Out of Africa: With DiCaprio and Nicholson out of the picture, Forest Whitaker has a clear path to the podium. Yes, DiCaprio was nominated for Blood Diamond, where he gives a powerful performance as a Bogartian antihero who may or may not develop a conscience. And Ryan Gosling did some very nice work in Half Nelson as an idealistic schoolteacher with a really bad drug habit. (Will Smith in

Speaking of mercurial dictators, I would have included Sean Penn among the nominees for his charismatically brash Huey Long in the ultimately disappointing All the King's Men. And I would like to have seen Steve Martin nominated for The Pink Panther, where he totally nailed that French-fried Borat, Inspector Clouseau.

It's an Honor ' and a Bit of a Stretch ' Just to Be Nominated: Can Babel pull off a Crash? The two movies certainly resemble each other ' multi-story narratives that try to bridge the gap between the microcosmic and the macrocosmic to tell us something important about the way we live. But Crash stuck to Los Angeles, whereas Babel roams all over the world, making connections that perhaps only director Alejandro GonzÃlez IÃÃrritu fully understands. I felt the movie's reach exceeded its grasp. Likewise, Clint Eastwood took on an enormous challenge with his pair of World War II films, Flags of Our Fathers and Letters From Iwo Jima. And that Letters is told from the Japanese perspective ' in Japanese! ' should qualify Eastwood for the Nobel Peace Prize. But it wasn't the heart-wrenching experience I was expecting. And as Eastwood must have realized by now from the box-office figures, World War II is so five minutes ago.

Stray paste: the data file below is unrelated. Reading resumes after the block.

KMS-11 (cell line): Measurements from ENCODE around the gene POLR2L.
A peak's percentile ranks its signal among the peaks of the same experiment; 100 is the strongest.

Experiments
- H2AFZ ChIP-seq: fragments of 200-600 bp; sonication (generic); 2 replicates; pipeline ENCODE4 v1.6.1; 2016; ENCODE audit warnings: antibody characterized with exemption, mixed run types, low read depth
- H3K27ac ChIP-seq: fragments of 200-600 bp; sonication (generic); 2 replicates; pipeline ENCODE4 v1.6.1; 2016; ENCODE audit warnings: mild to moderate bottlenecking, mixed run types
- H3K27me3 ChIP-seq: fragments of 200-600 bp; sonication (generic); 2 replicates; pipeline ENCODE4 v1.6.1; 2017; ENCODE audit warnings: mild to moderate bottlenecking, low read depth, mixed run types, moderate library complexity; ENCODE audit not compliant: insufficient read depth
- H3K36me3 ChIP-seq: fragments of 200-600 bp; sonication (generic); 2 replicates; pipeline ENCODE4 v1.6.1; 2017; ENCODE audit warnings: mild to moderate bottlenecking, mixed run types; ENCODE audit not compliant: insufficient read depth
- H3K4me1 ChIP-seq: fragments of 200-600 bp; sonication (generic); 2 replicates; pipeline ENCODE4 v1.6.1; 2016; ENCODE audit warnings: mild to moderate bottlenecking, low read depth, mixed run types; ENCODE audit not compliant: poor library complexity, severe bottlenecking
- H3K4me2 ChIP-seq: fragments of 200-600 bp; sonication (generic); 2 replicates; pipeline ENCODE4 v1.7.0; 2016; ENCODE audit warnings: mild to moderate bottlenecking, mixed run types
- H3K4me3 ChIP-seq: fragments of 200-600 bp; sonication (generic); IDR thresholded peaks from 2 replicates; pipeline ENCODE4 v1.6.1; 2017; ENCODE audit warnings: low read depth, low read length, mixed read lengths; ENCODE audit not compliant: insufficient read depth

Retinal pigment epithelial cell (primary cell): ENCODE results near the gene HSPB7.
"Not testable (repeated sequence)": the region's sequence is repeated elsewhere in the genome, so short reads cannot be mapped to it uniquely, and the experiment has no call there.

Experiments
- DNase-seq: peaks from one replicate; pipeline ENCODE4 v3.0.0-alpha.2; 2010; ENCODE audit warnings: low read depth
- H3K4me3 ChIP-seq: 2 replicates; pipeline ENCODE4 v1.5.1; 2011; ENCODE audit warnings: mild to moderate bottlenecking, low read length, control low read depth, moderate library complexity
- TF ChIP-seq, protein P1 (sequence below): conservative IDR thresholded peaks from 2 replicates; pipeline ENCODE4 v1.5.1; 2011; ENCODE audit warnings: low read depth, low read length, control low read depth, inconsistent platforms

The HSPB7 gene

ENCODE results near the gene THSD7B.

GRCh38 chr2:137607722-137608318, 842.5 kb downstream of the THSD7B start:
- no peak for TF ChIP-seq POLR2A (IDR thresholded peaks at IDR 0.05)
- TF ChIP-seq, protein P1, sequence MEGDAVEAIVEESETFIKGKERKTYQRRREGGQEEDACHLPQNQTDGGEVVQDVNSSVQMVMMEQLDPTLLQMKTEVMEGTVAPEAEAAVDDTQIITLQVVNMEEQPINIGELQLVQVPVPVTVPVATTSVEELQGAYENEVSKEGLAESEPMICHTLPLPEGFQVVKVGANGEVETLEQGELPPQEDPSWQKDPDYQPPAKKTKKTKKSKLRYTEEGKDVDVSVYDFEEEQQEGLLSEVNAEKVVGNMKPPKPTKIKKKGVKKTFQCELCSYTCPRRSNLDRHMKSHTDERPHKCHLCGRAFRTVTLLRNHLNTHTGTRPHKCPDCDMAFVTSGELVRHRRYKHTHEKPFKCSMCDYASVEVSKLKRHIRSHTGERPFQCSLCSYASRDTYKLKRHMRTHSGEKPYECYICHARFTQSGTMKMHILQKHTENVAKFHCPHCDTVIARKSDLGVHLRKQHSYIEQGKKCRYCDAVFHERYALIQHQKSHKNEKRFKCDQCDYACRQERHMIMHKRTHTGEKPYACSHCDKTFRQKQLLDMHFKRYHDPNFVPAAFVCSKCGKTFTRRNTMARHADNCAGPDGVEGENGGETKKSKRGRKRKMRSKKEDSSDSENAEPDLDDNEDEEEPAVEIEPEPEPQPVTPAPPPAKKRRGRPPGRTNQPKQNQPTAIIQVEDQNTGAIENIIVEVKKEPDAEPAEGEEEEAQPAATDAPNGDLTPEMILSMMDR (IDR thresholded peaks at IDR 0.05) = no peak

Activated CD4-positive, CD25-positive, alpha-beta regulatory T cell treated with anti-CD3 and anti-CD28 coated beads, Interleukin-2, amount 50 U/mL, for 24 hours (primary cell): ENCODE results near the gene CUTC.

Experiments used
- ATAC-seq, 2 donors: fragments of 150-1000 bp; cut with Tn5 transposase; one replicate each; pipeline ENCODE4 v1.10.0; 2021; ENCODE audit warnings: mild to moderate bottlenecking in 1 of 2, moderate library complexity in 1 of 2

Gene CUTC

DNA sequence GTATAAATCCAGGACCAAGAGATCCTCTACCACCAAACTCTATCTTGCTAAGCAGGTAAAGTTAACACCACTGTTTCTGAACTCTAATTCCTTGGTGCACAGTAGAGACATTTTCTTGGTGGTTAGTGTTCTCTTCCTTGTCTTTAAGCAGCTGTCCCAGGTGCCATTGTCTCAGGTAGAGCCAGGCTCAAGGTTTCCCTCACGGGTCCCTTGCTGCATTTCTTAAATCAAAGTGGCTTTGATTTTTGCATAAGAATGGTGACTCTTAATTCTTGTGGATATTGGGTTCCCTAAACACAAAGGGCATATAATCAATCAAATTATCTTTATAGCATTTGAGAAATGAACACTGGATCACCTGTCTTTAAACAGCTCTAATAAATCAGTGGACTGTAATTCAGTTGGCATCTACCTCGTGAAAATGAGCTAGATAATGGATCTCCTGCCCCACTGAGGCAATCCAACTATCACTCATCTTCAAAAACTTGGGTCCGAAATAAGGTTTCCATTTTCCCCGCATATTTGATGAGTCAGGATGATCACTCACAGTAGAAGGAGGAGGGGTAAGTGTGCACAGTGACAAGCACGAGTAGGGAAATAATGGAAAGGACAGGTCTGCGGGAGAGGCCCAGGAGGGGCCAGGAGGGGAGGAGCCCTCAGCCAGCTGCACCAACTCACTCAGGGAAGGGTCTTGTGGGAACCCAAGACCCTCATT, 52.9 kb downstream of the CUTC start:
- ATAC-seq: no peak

Fight or Flight: Paul Greengrass' United 93, which meticulously re-creates what some have called the opening battle in the War on Terror, did surprisingly well with Oscar ' nominations for Best Director and Best Film Editing. I'd call it the best TV docudrama of all time. Wielding you-are-there techniques with consummate skill, Greengrass puts us on board the Boeing 757 with its passengers and crew, who either did or didn't thwart the suicide mission they found themselves on. The movie gives them the benefit of the doubt, which raises all sorts of questions about historical truth, not to mention gung-ho propaganda. (It can be read as a call to arms.) But this was the first mainstream movie to tackle the events of 9/11 head-on, and it does so in an extremely powerful way. Everybody said 9/11 was just like a movie. This is the movie it was just like.

I Would Like Thank All Peoples of U.S. Academy, Especially Premier Bush: Okay, not even I would choose Borat for Best Picture, but if there were an award for stirring up the most trouble while making boatloads of cash, Sacha Baron Cohen would win hands down. Posing as a Kazakhstani journalist, he set off on a journey across this great land of ours, fanning the flames of racism, sexism and homophobia along the way. And the result is the most bracing slap in the face we've gotten since de Tocqueville wrote Democracy in America.